The conflict in this scene is that the guy wants to get on a bus, and doesn't have exact fare. But that's all you need to do to put us into the story, because things are happening here. What's this guy been doing? Why is he on the bus? Where did he get the money?

Thursday, May 13, 2010

More Lord Byron: Lines Addressed To A Young Lady

"Next time, don't walk where I'm shooting!"

It's time again for Lord Byron poetry analysis, when we dissect the beautiful verses of great Romantic poets, and find they're actually about alcohol-fueled misbehavior.

As before, my analysis and translation is the italics.


Doubtless, sweet girl! the hissing lead,
Wafting destruction o'er thy charms
And hurtling o'er thy lovely head,
Has fill'd that breast with fond alarms.

This poem is an apology. Byron was drunk, as was his usual habit, and, in that state, was discharging firearms in his garden. The lady was walking nearby, and Byron almost shot her.

So this stanza basically means: "I guess you were probably frightened when I shot at you."


Surely some envious Demon's force,
Vex'd to behold such beauty here,
Impell'd the bullet's viewless course,
Diverted from its first career.

Flattery, in Byron's time as now, helped to gloss over social faux pas, such as drunkenly shooting at people.

Surely, Lord Byron writes, some demon was so jealous of your beauty that he sent the bullets in your direction.


Yes! in that nearly fatal hour,
The ball obey'd some hell-born guide;
But Heaven, with interposing power,
In pity turn'd the death aside.

It is by the intervention of Divine Providence, dear Lady, that you weren't killed by my drunken antics!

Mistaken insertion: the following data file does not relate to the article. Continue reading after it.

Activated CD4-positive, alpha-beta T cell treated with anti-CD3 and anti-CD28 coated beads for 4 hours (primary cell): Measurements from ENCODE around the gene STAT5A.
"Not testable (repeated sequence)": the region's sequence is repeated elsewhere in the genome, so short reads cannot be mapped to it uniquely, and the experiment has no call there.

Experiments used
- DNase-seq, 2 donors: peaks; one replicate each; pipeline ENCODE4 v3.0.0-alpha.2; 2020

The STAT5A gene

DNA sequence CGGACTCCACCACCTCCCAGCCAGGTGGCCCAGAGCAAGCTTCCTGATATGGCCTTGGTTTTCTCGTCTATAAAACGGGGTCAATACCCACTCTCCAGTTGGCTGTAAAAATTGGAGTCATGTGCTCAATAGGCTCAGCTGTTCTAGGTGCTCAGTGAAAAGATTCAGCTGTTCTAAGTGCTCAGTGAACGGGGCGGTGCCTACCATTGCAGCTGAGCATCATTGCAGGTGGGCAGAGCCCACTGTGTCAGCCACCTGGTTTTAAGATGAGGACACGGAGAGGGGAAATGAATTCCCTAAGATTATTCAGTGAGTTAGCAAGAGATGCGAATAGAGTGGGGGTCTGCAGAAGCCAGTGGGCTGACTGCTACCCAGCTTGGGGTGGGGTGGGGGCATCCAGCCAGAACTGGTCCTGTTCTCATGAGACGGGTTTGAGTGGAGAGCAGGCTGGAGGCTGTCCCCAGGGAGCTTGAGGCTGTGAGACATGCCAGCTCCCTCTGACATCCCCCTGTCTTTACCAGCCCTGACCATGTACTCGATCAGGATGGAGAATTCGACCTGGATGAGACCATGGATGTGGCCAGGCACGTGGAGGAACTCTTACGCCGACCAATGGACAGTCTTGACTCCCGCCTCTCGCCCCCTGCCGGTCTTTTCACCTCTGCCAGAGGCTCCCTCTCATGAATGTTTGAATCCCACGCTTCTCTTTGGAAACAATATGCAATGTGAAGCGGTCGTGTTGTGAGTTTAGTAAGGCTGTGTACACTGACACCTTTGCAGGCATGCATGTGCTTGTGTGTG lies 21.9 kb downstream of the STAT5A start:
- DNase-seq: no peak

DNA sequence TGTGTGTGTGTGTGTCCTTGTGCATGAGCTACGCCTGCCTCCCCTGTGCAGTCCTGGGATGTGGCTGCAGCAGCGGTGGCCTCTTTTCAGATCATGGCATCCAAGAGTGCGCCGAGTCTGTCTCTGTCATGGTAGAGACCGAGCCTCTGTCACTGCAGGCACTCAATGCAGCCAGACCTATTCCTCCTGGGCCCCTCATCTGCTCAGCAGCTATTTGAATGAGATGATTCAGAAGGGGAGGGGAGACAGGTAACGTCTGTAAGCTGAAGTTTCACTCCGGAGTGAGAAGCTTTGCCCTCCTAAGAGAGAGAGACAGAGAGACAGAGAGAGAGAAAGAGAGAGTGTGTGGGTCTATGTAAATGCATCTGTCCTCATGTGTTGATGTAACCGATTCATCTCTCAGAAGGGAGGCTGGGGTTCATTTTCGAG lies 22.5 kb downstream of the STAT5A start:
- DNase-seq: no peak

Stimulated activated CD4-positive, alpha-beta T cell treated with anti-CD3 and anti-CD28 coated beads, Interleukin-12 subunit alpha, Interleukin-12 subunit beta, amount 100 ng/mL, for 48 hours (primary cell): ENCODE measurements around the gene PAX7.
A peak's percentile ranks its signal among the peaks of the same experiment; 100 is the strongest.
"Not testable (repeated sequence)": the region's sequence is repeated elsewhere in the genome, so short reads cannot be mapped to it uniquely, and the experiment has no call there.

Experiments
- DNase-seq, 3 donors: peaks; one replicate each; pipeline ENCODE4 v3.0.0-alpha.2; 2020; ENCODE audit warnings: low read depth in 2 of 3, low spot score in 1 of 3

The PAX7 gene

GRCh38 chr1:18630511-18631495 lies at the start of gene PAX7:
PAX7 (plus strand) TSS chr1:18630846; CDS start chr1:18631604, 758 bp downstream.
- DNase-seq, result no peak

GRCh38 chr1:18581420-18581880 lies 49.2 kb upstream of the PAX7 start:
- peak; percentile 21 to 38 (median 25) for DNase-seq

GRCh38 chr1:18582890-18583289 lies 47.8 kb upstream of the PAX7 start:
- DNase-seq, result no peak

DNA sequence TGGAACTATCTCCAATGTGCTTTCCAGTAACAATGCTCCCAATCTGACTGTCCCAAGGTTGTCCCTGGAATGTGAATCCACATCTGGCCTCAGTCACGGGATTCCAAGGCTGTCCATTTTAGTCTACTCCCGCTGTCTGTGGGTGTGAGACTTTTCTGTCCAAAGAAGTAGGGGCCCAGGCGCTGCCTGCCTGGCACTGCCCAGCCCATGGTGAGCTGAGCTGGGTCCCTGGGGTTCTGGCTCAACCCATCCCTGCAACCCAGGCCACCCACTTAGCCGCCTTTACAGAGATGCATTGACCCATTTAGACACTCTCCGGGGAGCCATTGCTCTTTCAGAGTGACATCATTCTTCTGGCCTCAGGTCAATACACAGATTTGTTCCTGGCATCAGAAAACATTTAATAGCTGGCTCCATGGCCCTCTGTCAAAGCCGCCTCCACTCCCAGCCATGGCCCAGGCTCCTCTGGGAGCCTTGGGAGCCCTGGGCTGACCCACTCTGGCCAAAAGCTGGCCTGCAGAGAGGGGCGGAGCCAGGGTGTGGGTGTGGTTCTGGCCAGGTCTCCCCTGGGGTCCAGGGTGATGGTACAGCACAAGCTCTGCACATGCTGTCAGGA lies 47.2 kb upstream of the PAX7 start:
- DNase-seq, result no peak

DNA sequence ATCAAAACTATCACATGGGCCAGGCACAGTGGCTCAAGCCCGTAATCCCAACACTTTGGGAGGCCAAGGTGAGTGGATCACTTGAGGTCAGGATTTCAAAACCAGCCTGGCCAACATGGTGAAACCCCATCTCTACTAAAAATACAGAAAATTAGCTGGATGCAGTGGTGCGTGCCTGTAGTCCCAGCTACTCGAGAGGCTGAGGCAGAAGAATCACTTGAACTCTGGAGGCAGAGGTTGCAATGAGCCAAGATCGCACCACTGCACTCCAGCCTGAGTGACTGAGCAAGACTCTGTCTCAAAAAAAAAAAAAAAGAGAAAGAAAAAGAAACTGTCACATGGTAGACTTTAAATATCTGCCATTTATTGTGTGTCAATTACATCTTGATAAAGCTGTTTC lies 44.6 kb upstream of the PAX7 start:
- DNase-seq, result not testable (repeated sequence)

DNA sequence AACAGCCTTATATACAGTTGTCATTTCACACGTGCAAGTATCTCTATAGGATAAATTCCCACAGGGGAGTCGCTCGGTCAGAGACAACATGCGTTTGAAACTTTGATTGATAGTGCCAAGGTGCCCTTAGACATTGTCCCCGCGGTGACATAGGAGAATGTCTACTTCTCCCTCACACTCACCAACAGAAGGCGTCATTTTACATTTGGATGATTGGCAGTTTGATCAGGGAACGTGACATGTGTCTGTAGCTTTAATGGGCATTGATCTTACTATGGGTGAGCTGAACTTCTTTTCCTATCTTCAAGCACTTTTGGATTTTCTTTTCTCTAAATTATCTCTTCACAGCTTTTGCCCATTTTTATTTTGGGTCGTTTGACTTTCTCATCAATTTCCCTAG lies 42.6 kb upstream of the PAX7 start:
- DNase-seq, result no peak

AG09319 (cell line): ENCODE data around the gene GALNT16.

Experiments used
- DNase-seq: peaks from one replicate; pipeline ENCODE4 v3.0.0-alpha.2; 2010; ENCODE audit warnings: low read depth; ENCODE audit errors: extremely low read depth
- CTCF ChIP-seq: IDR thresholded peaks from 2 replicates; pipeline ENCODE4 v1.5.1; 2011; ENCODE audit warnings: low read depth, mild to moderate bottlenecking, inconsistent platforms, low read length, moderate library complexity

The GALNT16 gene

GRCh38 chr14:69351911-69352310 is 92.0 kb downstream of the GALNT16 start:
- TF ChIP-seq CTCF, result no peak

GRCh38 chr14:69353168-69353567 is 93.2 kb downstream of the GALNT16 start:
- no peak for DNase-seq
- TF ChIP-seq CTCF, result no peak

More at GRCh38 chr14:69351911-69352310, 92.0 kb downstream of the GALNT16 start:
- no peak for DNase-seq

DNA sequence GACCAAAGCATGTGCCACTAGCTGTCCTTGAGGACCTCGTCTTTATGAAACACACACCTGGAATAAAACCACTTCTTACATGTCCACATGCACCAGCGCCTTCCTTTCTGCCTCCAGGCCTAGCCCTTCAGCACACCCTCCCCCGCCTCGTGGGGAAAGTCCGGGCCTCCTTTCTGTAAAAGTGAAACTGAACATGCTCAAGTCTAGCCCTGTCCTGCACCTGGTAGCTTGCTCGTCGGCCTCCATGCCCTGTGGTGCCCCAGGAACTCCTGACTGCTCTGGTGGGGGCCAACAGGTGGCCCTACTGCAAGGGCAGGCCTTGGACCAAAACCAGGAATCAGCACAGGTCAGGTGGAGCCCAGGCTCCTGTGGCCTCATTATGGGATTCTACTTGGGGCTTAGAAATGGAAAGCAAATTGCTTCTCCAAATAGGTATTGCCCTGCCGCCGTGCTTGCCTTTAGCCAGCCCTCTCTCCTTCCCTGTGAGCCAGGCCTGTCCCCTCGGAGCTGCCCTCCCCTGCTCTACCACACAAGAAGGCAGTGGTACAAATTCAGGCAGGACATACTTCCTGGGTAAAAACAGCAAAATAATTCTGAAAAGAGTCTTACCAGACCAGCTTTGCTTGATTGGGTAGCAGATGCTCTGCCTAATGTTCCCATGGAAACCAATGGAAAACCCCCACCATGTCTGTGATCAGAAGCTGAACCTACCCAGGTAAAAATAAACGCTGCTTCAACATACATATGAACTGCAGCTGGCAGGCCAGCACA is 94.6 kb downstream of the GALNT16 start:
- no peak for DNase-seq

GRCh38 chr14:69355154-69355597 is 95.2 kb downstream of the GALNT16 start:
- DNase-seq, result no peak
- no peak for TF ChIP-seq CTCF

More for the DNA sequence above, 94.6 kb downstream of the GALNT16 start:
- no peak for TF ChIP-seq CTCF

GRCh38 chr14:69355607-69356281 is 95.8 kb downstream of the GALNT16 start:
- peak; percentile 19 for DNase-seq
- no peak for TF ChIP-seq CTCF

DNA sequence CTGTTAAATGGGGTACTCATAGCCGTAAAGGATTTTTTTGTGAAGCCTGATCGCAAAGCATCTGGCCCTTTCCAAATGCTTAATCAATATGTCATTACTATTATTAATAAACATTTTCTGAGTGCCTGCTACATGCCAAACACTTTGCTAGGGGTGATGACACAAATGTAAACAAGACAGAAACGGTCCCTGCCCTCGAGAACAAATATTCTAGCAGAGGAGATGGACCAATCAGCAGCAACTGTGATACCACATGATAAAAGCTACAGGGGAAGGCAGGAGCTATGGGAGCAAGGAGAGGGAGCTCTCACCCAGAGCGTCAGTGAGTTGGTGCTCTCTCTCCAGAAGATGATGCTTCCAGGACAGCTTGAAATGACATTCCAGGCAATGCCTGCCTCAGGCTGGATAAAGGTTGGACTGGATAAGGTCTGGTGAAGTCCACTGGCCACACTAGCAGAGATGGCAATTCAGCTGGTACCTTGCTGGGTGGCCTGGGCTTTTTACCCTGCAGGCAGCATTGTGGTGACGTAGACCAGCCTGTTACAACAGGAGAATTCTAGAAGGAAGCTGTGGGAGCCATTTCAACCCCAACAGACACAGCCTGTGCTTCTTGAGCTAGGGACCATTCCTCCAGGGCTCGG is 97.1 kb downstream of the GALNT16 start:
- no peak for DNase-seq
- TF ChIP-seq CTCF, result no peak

Yet, as perchance one trembling tear
Upon that thrilling bosom fell;
Which _I_, th' unconscious cause of fear,
Extracted from its glistening cell;--

I didn't mean to scare you.


Say, what dire penance can atone
For such an outrage, done to thee?
Arraign'd before thy beauty's throne,
What punishment wilt thou decree?

Seriously, baby, what can I do to make this right? Backrub? Footrub? Whatever you got, I'll rub it.


Might I perform the Judge's part,
The sentence I should scarce deplore;
It only would restore a heart,
Which but belong'd to _thee_ before.

Even though I got hammered and shot at you, you know I love you, Baby.


The least atonement I can make
Is to become no longer free;
Henceforth, I breathe but for thy sake,
Thou shalt be _all in all_ to me.

If any students reading this are wondering what English class is good for, take note: when you can write apologies like this, you can pretty much get away with staggering around drunk and shooting guns at people.


But thou, perhaps, may'st now reject
Such expiation of my guilt;
Come then--some other mode elect?